Barton also complained when a Hindu priest was invited to give the invocation before Congress that “the prayer will be completely outside the American paradigm, flying in the face of the American motto ‘One Nation Under God.’”

Not surprisingly, Barton is seemingly unconcerned about the impact on religious minorities of his efforts to re-install Christian prayers in public school classrooms. The Star Telegram writes:

Barton's views on school prayer illustrate one of the tenets of his belief system: an abiding faith in majority rule.

Students of all religions should be able to pray in the classroom, during graduation or at football games if the majority of a community wants it, Barton argues.

"I fully understand if New York City doesn't want prayer in schools, but Pampa, Texas, may," he said.

Barton says other faiths should be able to pray, too, but only according to their representation in a given community. Christian prayers, then, would dominate in most places.

Smaller faiths are owed no more by the majority, he believes. Above all else, Barton believes that America was founded on Christianity.

He has written and spoken approvingly of early state constitutions that required officeholders to profess "faith in God the Father, and in Jesus Christ His only Son."

But secularists still top the list of Barton’s enemies. For all his criticism of Islam, and his defense of those concerned about the election of Muslim public officials, Barton says nonreligious public officials would be even worse:

From a societal standpoint, there should be more concern over elected officials who are secularists and will swear an oath on no religious book, than for Muslims who swear on the Koran. After all, secularism presents a greater threat to American traditions and values than does Islam.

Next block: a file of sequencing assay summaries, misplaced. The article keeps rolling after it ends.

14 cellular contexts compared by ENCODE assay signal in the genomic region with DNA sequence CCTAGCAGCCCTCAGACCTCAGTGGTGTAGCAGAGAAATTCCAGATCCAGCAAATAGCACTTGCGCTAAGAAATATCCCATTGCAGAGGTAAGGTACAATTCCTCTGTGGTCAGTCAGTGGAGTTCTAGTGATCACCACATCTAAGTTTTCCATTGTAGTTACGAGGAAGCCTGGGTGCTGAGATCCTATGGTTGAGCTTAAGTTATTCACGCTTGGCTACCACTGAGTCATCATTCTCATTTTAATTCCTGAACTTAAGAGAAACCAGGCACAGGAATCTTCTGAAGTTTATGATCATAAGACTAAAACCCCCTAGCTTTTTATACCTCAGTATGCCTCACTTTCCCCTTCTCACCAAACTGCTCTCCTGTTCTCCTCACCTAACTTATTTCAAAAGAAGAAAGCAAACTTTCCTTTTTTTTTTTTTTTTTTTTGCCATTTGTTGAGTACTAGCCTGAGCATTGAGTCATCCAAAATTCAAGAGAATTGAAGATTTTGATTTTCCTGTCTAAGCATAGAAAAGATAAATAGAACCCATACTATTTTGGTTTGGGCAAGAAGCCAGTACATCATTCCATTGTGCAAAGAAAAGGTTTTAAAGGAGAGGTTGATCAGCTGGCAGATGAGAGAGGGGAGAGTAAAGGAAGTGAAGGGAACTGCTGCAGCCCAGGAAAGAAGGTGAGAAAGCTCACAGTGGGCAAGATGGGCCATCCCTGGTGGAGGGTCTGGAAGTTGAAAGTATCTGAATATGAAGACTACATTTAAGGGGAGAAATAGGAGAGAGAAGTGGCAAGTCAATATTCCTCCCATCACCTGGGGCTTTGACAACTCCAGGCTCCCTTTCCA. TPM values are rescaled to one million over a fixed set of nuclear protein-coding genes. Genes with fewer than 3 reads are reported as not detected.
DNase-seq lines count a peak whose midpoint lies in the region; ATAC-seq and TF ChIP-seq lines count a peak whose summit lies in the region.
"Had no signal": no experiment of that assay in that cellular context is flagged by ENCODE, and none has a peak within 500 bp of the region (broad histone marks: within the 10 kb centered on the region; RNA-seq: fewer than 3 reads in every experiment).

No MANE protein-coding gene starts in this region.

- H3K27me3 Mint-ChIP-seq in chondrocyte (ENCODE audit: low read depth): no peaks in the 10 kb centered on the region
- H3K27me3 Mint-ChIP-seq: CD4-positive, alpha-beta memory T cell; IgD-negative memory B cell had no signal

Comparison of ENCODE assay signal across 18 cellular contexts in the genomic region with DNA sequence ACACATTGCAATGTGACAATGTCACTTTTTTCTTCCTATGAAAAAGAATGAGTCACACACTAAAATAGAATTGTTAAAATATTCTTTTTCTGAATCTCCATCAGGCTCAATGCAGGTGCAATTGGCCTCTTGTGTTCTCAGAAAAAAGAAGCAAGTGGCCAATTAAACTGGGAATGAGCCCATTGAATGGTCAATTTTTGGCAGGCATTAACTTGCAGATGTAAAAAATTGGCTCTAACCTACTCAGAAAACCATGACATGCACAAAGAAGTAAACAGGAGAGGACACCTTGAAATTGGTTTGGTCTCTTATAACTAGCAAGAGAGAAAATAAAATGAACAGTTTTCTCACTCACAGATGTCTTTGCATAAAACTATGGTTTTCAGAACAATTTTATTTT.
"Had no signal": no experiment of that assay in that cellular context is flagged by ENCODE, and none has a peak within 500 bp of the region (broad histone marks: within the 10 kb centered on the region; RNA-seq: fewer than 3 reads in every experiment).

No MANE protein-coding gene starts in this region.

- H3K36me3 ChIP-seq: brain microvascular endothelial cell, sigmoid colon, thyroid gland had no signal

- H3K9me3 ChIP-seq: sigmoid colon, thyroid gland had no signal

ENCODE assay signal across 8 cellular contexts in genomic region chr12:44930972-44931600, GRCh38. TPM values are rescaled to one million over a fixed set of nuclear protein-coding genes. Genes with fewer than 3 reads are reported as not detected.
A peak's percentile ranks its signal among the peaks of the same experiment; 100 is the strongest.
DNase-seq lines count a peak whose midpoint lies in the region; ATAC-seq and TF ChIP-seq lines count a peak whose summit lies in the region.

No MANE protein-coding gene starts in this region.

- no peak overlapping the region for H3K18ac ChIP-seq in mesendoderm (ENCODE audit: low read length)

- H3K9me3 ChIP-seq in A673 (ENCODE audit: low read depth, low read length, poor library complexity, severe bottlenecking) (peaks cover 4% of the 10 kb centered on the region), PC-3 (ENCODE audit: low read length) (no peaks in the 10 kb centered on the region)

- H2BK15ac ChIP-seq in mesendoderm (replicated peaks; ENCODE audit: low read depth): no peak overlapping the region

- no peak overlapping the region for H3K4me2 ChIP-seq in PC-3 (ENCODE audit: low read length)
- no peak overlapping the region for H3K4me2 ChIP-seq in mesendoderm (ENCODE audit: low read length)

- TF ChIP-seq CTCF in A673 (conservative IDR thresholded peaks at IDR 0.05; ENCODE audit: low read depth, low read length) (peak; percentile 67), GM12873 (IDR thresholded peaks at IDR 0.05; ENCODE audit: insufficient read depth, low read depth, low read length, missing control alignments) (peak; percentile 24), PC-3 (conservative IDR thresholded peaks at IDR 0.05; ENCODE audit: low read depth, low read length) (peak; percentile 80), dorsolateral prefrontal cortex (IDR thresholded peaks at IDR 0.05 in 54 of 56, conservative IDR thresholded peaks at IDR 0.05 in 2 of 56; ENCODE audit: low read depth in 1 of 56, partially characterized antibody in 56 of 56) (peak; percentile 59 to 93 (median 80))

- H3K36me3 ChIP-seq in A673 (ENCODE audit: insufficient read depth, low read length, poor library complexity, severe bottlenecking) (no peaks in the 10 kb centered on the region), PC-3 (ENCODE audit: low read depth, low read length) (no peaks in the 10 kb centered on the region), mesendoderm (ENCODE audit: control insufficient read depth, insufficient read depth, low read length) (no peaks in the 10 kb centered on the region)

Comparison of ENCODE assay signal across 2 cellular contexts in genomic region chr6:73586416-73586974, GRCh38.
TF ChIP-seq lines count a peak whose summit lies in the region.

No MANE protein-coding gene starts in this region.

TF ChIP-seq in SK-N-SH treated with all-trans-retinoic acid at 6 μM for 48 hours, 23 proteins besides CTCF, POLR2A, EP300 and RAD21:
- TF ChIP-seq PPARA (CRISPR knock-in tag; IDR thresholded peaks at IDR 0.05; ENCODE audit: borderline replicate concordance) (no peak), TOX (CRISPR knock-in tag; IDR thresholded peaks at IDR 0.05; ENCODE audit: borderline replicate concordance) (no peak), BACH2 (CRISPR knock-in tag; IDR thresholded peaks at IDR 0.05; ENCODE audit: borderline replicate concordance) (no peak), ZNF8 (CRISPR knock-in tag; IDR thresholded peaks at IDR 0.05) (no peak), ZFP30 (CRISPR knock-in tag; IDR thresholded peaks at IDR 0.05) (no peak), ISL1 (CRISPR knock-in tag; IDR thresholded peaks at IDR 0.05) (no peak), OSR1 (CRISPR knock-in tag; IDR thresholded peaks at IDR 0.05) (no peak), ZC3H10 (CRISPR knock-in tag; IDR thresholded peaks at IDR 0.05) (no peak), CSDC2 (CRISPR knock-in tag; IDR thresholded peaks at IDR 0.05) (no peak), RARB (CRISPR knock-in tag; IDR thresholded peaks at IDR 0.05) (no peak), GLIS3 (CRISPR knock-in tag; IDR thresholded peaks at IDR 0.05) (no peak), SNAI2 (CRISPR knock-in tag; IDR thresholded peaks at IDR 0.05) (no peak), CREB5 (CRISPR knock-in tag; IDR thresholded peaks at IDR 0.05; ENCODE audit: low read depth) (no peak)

Immigration

Barton brings his trademark style -- claiming God’s blessing for all the Religious Right’s political positions -- to the issue of immigration as well. Last summer, Barton argued against immigration reform, saying,

…it is God and not man who establishes the borders of nations. National boundaries are set by God. If God didn't want boundaries, he would have put everyone in the same world and there would have been no nations; we would have all been living together as one group and one people. That didn't happen. From the Tower of Babel, he sent them out with different languages, different cultures. God's the one who drew up the lines for the nations, so to say open borders is to say ‘God, you goofed it all up and when you had borders, you shouldn't have done it’ ... And so, from a Christian standpoint, you cannot do that. God's the one who establishes the boundaries of nations.